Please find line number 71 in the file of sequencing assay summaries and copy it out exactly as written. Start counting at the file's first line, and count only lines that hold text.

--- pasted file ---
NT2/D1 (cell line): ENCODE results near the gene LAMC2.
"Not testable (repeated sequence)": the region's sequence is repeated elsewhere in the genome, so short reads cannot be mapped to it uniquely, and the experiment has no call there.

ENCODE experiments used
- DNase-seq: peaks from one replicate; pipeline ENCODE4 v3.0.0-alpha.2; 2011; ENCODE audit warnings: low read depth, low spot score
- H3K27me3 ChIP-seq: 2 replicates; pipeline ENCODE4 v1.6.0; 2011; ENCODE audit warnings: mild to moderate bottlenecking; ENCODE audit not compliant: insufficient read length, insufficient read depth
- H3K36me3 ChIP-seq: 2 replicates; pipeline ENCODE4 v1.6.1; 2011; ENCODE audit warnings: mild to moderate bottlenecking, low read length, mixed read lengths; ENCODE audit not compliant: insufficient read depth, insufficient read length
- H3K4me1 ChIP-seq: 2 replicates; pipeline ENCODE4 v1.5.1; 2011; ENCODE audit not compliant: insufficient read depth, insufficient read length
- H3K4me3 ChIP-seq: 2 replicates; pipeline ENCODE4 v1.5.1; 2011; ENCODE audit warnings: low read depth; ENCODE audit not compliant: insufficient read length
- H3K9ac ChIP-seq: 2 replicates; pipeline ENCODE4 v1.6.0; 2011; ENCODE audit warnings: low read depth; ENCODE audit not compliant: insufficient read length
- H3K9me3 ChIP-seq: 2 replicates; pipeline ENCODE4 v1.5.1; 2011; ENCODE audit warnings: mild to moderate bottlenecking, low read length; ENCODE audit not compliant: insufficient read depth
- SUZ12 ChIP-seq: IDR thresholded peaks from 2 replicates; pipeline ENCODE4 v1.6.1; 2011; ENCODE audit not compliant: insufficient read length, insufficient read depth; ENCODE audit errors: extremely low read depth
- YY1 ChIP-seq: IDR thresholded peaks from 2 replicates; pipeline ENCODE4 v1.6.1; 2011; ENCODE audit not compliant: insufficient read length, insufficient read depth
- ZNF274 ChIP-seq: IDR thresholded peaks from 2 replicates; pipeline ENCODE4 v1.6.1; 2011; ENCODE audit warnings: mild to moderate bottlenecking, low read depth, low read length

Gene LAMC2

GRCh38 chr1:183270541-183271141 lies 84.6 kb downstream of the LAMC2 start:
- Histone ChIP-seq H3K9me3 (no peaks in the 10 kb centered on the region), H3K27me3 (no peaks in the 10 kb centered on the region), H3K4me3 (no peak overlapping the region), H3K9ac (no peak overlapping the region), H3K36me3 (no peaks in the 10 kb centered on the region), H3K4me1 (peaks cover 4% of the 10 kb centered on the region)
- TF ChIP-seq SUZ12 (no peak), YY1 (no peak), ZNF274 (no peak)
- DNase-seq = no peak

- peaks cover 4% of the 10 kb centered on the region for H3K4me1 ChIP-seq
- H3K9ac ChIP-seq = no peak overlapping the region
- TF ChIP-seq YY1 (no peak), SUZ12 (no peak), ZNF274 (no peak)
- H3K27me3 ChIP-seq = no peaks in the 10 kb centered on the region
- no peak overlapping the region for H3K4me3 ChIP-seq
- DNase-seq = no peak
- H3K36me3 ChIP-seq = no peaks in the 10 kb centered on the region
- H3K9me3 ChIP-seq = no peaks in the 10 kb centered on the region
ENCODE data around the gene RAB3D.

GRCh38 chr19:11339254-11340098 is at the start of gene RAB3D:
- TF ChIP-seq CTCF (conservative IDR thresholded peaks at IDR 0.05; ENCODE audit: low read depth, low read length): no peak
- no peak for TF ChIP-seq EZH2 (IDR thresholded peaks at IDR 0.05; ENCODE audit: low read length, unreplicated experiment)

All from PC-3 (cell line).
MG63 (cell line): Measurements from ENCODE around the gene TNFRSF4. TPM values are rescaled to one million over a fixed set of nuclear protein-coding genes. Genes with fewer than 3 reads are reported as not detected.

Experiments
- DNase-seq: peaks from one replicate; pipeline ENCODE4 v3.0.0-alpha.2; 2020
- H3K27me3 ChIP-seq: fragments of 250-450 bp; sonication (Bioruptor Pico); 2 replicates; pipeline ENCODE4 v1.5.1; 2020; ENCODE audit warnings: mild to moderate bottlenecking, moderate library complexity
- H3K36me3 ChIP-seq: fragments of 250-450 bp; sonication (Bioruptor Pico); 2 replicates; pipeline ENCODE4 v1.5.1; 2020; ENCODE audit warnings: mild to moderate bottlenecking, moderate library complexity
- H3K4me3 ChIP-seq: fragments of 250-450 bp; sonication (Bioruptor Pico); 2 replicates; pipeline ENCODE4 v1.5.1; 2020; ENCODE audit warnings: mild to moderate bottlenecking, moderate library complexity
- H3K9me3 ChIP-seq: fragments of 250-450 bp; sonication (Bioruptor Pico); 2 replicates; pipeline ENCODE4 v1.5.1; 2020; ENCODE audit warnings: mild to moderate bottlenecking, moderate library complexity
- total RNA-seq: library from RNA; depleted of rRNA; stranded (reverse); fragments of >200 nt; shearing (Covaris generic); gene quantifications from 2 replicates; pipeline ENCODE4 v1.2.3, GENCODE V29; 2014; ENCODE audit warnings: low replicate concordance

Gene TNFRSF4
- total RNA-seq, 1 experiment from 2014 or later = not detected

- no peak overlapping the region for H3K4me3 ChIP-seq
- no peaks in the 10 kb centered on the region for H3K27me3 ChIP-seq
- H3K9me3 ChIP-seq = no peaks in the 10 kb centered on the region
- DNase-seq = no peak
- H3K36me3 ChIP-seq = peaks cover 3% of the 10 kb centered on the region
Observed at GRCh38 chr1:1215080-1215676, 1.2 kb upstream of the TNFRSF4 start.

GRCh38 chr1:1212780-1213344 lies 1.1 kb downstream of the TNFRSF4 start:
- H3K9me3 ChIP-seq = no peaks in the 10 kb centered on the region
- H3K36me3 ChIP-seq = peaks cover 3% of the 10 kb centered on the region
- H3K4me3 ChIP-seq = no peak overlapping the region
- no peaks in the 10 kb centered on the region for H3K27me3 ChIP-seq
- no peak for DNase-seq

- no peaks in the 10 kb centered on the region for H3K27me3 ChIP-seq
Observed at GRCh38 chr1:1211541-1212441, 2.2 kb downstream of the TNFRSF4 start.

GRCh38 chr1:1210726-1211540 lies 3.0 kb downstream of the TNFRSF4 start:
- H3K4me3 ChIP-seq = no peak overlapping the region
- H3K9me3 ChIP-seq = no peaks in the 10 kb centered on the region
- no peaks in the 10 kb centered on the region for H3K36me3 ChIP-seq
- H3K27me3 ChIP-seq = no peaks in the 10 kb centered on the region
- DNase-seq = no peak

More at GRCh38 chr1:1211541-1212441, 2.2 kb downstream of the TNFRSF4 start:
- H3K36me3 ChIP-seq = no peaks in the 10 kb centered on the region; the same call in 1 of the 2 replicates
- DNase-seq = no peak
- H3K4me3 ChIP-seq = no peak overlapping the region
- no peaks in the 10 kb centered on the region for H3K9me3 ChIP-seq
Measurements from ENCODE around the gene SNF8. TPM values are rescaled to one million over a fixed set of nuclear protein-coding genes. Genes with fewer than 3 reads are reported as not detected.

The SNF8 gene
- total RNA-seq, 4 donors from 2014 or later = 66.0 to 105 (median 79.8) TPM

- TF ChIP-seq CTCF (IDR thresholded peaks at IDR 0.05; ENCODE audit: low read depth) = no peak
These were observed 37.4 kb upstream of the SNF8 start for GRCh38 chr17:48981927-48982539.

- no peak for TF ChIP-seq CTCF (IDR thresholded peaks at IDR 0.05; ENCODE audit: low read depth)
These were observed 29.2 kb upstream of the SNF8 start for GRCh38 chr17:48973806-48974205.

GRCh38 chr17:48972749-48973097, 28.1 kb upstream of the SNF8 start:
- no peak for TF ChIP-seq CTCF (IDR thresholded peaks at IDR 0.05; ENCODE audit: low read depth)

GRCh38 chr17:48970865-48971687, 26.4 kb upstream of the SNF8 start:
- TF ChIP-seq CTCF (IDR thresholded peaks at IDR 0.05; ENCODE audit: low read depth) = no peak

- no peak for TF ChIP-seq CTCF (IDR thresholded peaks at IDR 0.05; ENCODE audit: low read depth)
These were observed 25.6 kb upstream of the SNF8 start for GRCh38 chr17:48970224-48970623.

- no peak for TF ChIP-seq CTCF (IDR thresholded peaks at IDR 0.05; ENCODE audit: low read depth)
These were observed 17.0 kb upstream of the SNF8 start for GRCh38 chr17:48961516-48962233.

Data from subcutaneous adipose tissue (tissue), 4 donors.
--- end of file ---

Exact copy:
These were observed 37.4 kb upstream of the SNF8 start for GRCh38 chr17:48981927-48982539.